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Meditation and the Brain

David Benner

When discussing the relationship of brain and behavior, the materialist view of human experience runs into conflict with the historically dominant religious accounts. Recent studies, however, suggests that there may be a "middle view" between the two world-views. Religions, especially Buddhism, stress the role of meditation in one's spiritual growth. Meditation has tangible psychological and physiological benefits, though, which can be explained strictly in neurobiological terms. Understanding of how meditation affects the brain, and, by extension, human behavior, also gives insight into consciousness, the role of feedback loops, and the nature of the I-function.

The goal of Buddhist meditation is to detach oneself from desires and objects which are the cause of suffering. Other forms of meditation, while differing in terms of their metaphysical grounding (1), effectively separate the individual from the transitory nature of the world. In prayer, the effort is largely mental, but Transcendental Meditation (TM) and Zen meditation also involve the body. Body positioning is important to the meditation, and in Zen, the object is to have as little tension as possible in the body. "The body has a way of communicating outwardly to the world and inwardly to oneself. How you position your body has a lot to do with what happens with your mind and your breath . . . Although [Zen meditation] looks very disciplined, the muscles should be soft. There should be no tension in the body" (2). The correlation of physical states with mental states in meditation reinforces the correspondence between neural functions and behavior.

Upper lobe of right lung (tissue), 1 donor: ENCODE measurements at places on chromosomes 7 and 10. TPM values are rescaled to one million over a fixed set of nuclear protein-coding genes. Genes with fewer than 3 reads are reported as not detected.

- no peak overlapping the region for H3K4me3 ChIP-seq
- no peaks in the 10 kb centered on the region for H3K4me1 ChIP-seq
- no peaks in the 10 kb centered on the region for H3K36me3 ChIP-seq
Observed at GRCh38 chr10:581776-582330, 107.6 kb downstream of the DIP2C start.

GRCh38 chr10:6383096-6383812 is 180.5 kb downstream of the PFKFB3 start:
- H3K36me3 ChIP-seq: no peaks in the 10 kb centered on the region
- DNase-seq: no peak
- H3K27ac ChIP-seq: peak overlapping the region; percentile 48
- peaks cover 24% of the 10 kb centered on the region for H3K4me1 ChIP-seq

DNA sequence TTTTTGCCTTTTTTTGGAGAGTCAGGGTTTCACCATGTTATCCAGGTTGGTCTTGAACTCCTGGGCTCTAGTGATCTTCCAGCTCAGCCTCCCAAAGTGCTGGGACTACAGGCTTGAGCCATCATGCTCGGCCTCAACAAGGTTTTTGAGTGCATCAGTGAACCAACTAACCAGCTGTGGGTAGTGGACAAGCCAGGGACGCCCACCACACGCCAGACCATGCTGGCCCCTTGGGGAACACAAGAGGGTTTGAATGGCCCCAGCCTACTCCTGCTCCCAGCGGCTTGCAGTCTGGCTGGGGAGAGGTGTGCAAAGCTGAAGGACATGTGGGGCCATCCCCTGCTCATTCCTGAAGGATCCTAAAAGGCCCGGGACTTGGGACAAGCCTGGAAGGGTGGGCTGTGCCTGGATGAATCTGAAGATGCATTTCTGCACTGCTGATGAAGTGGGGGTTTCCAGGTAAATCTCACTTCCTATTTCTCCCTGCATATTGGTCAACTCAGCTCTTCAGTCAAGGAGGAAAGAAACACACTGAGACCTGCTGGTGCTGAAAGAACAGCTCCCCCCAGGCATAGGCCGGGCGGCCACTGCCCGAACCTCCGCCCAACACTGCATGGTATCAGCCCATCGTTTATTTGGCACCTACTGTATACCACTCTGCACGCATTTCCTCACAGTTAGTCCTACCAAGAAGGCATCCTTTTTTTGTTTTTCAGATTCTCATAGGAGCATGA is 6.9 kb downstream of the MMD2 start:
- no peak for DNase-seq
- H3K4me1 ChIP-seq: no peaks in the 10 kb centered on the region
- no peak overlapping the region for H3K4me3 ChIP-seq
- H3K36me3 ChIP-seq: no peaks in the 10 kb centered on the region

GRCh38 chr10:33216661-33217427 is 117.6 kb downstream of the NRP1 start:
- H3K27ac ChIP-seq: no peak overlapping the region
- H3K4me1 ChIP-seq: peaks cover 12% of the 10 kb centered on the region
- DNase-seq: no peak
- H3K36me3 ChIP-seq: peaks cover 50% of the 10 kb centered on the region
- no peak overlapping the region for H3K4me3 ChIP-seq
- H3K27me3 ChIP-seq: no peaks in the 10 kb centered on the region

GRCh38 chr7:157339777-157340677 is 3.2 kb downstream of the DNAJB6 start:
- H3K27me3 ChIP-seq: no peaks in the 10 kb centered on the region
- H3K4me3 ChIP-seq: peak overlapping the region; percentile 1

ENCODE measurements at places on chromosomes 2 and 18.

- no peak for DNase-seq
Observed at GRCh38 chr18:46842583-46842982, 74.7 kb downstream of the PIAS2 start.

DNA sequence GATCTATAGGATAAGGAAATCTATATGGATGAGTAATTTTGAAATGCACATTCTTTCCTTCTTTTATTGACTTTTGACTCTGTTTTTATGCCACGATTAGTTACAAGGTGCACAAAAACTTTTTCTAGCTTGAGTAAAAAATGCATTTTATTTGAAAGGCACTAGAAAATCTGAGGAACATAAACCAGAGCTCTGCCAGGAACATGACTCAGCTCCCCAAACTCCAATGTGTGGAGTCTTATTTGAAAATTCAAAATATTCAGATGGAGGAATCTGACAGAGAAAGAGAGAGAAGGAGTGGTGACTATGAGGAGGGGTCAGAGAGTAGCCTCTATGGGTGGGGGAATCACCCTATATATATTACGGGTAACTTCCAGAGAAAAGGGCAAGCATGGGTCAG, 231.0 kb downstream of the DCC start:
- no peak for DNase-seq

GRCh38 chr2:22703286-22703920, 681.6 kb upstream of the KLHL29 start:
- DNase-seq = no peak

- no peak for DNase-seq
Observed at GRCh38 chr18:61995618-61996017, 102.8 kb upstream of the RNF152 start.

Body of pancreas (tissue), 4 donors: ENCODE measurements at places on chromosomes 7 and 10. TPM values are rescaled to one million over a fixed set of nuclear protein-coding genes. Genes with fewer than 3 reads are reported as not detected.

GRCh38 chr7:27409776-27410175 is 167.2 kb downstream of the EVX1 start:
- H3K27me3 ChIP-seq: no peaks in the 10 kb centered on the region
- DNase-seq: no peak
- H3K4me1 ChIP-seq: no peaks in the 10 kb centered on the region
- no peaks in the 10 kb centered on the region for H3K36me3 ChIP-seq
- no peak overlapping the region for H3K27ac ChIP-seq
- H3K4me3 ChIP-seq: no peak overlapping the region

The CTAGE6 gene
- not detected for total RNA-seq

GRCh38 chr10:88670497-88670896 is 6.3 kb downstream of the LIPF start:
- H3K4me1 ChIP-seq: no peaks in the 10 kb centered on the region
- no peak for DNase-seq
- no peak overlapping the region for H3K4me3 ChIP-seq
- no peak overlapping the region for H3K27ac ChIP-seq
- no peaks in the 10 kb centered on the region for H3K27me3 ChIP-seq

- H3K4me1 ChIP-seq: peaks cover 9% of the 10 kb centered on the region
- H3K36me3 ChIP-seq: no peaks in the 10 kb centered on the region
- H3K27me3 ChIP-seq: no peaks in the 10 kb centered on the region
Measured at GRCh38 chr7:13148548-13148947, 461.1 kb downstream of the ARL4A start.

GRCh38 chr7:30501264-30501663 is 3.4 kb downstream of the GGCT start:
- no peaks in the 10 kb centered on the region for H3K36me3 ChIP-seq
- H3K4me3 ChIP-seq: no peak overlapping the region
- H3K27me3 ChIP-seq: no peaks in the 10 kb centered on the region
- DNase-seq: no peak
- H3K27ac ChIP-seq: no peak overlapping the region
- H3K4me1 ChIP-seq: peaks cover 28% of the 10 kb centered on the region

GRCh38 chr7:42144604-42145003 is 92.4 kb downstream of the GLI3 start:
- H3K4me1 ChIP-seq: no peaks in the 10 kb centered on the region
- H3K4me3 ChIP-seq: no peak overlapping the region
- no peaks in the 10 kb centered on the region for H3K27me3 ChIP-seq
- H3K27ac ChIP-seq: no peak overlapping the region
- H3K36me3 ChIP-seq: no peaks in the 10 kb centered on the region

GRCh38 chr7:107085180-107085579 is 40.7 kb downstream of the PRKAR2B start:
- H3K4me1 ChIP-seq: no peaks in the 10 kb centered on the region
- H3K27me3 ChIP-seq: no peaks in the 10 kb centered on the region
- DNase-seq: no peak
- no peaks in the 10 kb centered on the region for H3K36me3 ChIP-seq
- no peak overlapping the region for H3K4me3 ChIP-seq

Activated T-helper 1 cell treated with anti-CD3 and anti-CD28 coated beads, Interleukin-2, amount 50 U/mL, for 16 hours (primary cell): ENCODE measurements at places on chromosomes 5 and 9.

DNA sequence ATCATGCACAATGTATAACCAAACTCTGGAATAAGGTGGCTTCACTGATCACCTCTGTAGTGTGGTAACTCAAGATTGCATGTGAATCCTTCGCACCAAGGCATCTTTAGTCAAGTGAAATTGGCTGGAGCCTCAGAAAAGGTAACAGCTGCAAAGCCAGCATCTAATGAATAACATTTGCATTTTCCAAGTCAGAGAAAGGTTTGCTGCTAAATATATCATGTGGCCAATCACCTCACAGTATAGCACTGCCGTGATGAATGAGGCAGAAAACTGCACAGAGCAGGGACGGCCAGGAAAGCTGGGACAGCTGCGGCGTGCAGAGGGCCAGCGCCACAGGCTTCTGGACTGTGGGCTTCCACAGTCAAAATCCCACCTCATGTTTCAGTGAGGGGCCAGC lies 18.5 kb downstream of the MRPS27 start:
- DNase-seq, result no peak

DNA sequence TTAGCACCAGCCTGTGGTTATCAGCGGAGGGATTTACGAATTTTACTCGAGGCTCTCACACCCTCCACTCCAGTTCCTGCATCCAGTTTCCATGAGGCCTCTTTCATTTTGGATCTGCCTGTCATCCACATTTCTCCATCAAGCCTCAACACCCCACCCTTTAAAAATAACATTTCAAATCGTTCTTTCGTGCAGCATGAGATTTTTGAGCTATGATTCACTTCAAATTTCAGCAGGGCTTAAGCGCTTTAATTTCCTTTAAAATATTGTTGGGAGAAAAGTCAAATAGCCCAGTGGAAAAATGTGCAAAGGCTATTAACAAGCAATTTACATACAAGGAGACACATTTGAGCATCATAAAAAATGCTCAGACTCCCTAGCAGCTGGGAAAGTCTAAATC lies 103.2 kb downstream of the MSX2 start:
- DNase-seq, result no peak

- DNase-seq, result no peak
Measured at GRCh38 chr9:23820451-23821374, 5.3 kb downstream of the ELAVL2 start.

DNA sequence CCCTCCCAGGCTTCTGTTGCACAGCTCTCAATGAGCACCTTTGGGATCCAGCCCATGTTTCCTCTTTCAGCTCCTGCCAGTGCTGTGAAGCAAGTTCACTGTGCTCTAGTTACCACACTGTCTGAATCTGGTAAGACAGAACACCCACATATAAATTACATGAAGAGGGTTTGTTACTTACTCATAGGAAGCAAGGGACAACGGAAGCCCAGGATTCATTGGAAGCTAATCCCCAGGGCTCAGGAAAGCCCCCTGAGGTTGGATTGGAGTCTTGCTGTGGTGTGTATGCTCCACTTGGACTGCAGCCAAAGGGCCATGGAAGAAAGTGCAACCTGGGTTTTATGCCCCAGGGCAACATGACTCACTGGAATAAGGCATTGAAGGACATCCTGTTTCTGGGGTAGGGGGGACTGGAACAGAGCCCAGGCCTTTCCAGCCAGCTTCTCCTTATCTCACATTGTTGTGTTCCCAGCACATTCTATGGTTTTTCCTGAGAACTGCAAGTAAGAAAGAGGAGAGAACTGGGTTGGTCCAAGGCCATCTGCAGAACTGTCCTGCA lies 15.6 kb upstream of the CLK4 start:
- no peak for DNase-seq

Zen practice also has a revealing theory about the nature of the self, namely that it "has no core essence" (3). Attachment to the idea of the self as a permanent thing is a cause of suffering. Instead of seeing a "soul" or a "mind" as the seat of personal identity, in Buddhism, the self is to be found in processes. Meditation, then, has the therapeutic effect of disengaging the practitioner from self-consciousness, freeing the mind. The view of the world without the construct of a permanent essence enables one to "experience reality as it really is" (3). It is important to note that Buddhism does not distinguish mental processes from other senses. Just as seeing takes a visual object, the mind takes a mental object (1). Just as the eye is free to take in different visual objects, the mind is free, as well. While meditation aims to develop "single-pointedness of mind," it is ultimately to free it from external objects. The focus is on the process of breathing, in Zen, and, eventually, one can reach a state where one is not considering anything (2). Zen considers the "blank-mind" stage to be a higher form of consciousness because it is free from attachments.

Indeed, one of the goals of meditation is the "mindful state," which is awareness of objects, mind-states, and physical states but not attachment to them. Buddhism puts a great emphasis on empirical understanding of the world (3), through meditation and through observation, and the "mindful state" is one which recognizes distractions and attachments, and acknowledges them, in order to achieve awareness of one's true nature. While a person in meditation does not dwell on possible objects of consciousness, he/she is yet mindful of them - a different sort of awareness without attachment.